Making The Point • Representatives of various social outreach agencies from Monmouth County gathered for a meeting where they had an opportunity to network and share strategies. The meeting was hosted by Daughter of Charity Sister Joanne Dress, diocesan executive director of Catholic Social Services. Ken Falls photo

Making The Point • Representatives of various social outreach agencies from Monmouth County gathered for a meeting where they had an opportunity to network and share strategies. The meeting was hosted by Daughter of Charity Sister Joanne Dress, diocesan executive director of Catholic Social Services. Ken Falls photo

By Lois Rogers | Correspondent

The wide range of social ministry programs offered individually by the 107 parishes of the Trenton Diocese runs the gamut from emergency financial assistance to food and housing support, to disaster management services and knitting and quilting ministries.

But the overall scope of what is offered often flies under the radar.

In the Trenton Diocese, a series of five Parish Social Ministry Outreach meetings over the past year, which brought volunteers together on a county-by-county basis, has dramatically increased the sight lines, not only on what programs are already available but on what other services may be needed.

The gatherings are one more step in a process Daughter of Charity Sister Joanne Dress, executive director of Catholic Social Services, began back in 2011 when she first arrived in the Trenton Diocese to become familiar with all of the various organizations of social service, how they fulfill the mission of the diocese and what they provide to those in need.

The goal of this ongoing process, Sister Joanne said, is to foster communication and collaboration, seek ways to meet ever expanding needs and to employ creativity as “we find ways for people to volunteer. … It’s all about gathering people and hearing their insights, hearing what they have to say.”

Opening the Door

Like someone opened the door of a new house and invited everyone to stay.

That was how Liz Upperman, president of the St. Vincent de Paul Conference in Mother of Mercy Parish, Asbury Park, described the recent gathering of social ministry volunteers from around coastal and western Monmouth County.

Upperman was one of about 40 parish volunteers and representatives of Catholic Charities, Collier Services and Good Counsel Homes who attended the Jan. 29 meeting in St. Catharine Parish, Holmdel.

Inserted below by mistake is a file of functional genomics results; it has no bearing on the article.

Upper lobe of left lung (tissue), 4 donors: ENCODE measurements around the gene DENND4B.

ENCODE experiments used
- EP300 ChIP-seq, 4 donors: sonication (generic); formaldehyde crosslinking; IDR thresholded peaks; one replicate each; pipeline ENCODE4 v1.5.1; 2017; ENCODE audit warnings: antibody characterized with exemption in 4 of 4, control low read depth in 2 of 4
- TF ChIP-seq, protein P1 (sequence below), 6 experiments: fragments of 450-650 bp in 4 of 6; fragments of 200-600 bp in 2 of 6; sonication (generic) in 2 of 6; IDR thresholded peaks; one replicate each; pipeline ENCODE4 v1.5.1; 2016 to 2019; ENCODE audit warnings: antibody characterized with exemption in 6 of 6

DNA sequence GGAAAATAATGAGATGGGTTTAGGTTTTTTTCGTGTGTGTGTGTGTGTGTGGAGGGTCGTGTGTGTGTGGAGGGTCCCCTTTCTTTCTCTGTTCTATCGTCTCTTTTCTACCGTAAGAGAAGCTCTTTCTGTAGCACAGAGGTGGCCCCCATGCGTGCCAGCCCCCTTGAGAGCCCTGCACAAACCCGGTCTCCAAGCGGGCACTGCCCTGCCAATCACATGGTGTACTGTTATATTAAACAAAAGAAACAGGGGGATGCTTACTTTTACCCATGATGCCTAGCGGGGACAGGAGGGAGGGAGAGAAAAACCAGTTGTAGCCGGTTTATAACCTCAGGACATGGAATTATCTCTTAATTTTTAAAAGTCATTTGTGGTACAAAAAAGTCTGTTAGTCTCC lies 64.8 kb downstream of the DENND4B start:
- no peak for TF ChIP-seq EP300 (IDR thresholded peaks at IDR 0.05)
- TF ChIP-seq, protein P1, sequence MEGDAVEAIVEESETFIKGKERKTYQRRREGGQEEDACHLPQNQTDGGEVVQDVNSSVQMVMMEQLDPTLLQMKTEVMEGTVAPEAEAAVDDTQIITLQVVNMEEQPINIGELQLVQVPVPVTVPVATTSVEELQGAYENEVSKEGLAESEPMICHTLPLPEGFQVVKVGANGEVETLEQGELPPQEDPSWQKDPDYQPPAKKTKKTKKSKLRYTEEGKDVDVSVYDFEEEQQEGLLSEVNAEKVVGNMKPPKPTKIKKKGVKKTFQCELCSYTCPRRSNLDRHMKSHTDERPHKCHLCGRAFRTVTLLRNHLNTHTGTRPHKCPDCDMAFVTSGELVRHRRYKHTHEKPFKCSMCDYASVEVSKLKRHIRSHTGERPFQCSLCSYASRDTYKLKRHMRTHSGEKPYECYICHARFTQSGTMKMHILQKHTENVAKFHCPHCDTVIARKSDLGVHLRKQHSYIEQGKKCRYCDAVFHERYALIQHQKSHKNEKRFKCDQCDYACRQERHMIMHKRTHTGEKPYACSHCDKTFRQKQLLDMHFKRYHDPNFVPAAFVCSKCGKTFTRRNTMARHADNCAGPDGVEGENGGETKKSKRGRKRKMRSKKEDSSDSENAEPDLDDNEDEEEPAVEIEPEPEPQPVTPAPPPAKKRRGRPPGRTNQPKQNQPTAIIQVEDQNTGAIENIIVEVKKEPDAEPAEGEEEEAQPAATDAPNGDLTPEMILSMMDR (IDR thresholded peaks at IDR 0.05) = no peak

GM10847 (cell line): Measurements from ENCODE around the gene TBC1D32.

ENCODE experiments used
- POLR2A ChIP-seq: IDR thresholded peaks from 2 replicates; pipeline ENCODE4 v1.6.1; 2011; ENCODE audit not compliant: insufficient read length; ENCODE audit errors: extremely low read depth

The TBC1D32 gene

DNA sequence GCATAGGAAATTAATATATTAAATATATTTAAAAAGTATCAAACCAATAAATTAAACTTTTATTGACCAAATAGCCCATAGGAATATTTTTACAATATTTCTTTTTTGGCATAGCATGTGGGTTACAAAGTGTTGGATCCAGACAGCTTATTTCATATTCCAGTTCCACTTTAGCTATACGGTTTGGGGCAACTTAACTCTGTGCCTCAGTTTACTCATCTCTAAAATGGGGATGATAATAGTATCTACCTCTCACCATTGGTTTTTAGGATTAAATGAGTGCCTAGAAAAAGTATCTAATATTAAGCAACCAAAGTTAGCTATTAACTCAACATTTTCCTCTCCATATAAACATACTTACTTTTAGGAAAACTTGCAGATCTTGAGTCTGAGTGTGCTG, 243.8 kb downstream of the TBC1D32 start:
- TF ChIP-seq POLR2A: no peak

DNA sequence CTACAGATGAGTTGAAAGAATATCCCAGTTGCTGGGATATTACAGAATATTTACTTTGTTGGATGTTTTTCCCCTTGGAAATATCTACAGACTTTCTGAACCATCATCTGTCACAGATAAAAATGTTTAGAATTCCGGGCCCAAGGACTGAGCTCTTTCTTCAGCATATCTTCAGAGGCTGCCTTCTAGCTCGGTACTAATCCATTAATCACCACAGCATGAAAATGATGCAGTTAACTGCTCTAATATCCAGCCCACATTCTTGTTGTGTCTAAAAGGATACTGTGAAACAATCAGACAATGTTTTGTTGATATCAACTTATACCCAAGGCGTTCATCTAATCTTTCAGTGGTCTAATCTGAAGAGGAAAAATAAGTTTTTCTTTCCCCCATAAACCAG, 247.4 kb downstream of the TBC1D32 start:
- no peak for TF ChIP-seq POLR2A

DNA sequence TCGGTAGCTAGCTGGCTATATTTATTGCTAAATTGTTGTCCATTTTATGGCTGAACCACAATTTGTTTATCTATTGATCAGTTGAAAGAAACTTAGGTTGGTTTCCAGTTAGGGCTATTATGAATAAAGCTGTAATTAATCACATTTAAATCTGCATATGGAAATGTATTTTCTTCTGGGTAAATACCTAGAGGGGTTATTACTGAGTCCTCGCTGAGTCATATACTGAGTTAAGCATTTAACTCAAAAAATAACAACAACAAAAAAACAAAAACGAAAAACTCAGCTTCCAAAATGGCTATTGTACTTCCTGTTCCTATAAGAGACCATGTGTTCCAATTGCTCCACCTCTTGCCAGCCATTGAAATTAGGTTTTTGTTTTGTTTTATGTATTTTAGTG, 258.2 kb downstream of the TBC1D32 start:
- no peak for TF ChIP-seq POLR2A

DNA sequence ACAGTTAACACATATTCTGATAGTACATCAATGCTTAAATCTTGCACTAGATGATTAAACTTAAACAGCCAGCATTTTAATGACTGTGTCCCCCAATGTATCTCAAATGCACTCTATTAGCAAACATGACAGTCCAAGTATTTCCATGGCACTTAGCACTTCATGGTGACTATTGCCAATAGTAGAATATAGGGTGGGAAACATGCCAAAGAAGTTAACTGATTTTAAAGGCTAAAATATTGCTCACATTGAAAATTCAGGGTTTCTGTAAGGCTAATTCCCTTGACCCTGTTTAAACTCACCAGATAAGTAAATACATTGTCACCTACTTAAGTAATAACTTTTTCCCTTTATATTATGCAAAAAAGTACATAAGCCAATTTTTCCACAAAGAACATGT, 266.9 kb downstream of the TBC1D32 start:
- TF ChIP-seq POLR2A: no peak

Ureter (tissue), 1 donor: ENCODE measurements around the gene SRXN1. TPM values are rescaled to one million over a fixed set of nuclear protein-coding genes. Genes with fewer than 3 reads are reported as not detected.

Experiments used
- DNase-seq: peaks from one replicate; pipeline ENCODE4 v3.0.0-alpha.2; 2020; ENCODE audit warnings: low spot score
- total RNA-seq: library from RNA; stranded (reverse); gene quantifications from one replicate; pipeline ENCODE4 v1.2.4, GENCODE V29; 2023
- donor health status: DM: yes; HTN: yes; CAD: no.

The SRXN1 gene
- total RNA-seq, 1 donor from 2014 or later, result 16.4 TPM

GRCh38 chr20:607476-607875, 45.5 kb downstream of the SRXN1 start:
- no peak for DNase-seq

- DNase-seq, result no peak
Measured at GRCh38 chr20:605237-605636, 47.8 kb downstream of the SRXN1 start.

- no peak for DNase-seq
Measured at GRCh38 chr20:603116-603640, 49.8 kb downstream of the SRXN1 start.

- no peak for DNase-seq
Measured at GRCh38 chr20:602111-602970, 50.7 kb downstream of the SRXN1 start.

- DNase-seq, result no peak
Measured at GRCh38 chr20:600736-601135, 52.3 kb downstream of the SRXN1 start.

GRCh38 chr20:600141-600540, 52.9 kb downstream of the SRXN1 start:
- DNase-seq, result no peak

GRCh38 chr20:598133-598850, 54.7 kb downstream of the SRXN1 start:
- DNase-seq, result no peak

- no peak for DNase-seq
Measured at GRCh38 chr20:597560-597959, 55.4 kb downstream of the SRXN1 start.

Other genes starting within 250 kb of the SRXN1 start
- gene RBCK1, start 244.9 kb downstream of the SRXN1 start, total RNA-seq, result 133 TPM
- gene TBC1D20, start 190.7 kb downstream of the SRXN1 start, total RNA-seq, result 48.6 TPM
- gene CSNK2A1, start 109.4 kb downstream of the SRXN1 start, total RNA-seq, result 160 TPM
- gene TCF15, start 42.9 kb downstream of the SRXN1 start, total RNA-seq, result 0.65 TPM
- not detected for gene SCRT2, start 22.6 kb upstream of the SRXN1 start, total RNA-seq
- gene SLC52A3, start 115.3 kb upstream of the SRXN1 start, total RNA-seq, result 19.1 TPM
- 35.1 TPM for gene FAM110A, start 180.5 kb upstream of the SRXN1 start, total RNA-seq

The gathering was one of five around the counties of Burlington, Mercer, Monmouth and Ocean, called by Sister Joanne to bring social ministry volunteers together to brainstorm.

The aim, Sister Joanne said, is not only to foster camaraderie and collaboration among the parish volunteers, but to keep current on ongoing and new issues and needs.

All of the meetings have been moderated by Sister Joanne and open with participants sharing their accomplishments and their insights about the critical needs of their communities. At the coastal Monmouth session, those concerns focused on housing, food resources, transportation and employment.

Reflecting on the Coastal Monmouth session several days later, Upperman shared her insights on the gathering.

“It was so worthy,” said Upperman, whose active participation with a group of volunteers from Mother of Mercy Parish has turned the St. Peter Claver Center into a beehive of assistance in Asbury Park’s struggling West Side neighborhood.

Upperman said the two-hour session allowed all concerned to share and experience feedback “in a much wider aspect” than volunteers in parish social ministry usually encounter.

“It was very informative. You were able to share ideas and listen to new ideas that you could bring back to your conference. When you have brainstormed (with your own group) until you can’t brainstorm any more, it’s good to have that kind of feedback.”

Upperman was one of many, including Linda Altini and Roseanne Duffy of St. Robert Bellarmine Parish, Freehold, who expressed real interest having more sessions.

Duffy and Altini took it a step further, saying they’d like the format expanded if possible, to include an informal session at the conclusion so members of the group the group can dialogue on a one-to-one basis.